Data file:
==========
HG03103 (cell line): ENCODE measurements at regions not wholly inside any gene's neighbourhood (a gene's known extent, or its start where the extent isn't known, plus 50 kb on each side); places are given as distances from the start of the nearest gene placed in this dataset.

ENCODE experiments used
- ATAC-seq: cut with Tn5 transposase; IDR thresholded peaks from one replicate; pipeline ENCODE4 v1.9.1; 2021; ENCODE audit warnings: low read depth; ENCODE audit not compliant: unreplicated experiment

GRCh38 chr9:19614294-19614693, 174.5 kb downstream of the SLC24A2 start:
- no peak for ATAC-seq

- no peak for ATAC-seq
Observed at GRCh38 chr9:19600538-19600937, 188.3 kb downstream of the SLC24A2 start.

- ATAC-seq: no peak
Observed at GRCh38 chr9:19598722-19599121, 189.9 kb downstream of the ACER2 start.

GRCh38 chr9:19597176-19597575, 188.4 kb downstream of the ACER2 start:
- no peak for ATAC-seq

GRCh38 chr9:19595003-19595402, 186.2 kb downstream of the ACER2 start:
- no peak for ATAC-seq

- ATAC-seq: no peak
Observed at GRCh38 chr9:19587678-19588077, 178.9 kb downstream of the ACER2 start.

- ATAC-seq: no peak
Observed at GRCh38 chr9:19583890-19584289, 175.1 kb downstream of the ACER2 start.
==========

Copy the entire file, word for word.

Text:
HG03103 (cell line): ENCODE measurements at regions not wholly inside any gene's neighbourhood (a gene's known extent, or its start where the extent isn't known, plus 50 kb on each side); places are given as distances from the start of the nearest gene placed in this dataset.

ENCODE experiments used
- ATAC-seq: cut with Tn5 transposase; IDR thresholded peaks from one replicate; pipeline ENCODE4 v1.9.1; 2021; ENCODE audit warnings: low read depth; ENCODE audit not compliant: unreplicated experiment

GRCh38 chr9:19614294-19614693, 174.5 kb downstream of the SLC24A2 start:
- no peak for ATAC-seq

- no peak for ATAC-seq
Observed at GRCh38 chr9:19600538-19600937, 188.3 kb downstream of the SLC24A2 start.

- ATAC-seq: no peak
Observed at GRCh38 chr9:19598722-19599121, 189.9 kb downstream of the ACER2 start.

GRCh38 chr9:19597176-19597575, 188.4 kb downstream of the ACER2 start:
- no peak for ATAC-seq

GRCh38 chr9:19595003-19595402, 186.2 kb downstream of the ACER2 start:
- no peak for ATAC-seq

- ATAC-seq: no peak
Observed at GRCh38 chr9:19587678-19588077, 178.9 kb downstream of the ACER2 start.

- ATAC-seq: no peak
Observed at GRCh38 chr9:19583890-19584289, 175.1 kb downstream of the ACER2 start.